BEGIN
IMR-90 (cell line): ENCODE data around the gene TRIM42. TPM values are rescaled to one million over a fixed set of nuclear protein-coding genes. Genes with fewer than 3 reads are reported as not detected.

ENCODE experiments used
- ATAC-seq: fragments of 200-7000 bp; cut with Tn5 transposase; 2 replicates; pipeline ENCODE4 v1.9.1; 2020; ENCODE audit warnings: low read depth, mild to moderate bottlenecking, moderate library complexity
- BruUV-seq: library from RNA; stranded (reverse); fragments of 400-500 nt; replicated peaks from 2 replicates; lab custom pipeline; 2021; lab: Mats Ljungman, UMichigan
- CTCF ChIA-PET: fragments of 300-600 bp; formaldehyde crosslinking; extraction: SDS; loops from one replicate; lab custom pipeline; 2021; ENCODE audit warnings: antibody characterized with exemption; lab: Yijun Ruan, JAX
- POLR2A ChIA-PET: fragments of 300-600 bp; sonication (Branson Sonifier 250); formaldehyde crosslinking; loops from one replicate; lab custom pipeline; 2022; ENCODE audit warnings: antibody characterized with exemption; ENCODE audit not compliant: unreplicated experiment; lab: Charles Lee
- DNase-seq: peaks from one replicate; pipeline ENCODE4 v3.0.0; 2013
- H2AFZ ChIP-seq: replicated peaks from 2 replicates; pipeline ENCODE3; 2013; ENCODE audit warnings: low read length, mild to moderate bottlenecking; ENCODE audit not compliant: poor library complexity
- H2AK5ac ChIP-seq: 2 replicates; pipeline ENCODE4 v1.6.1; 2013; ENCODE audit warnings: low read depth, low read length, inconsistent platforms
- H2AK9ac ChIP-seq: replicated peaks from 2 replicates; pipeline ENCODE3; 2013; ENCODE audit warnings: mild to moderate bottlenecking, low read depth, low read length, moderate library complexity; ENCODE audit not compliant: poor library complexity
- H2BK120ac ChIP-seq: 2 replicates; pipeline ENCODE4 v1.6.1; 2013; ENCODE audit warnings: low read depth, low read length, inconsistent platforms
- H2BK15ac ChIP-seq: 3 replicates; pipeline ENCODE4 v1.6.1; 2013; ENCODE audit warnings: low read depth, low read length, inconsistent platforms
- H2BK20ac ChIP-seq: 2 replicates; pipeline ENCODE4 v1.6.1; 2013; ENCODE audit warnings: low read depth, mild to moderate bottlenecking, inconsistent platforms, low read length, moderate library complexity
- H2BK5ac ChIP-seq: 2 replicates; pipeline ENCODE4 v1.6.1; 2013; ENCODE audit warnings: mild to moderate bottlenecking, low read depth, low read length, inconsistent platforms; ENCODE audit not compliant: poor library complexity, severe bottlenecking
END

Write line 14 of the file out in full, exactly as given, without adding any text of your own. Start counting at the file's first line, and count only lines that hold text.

- H2BK5ac ChIP-seq: 2 replicates; pipeline ENCODE4 v1.6.1; 2013; ENCODE audit warnings: mild to moderate bottlenecking, low read depth, low read length, inconsistent platforms; ENCODE audit not compliant: poor library complexity, severe bottlenecking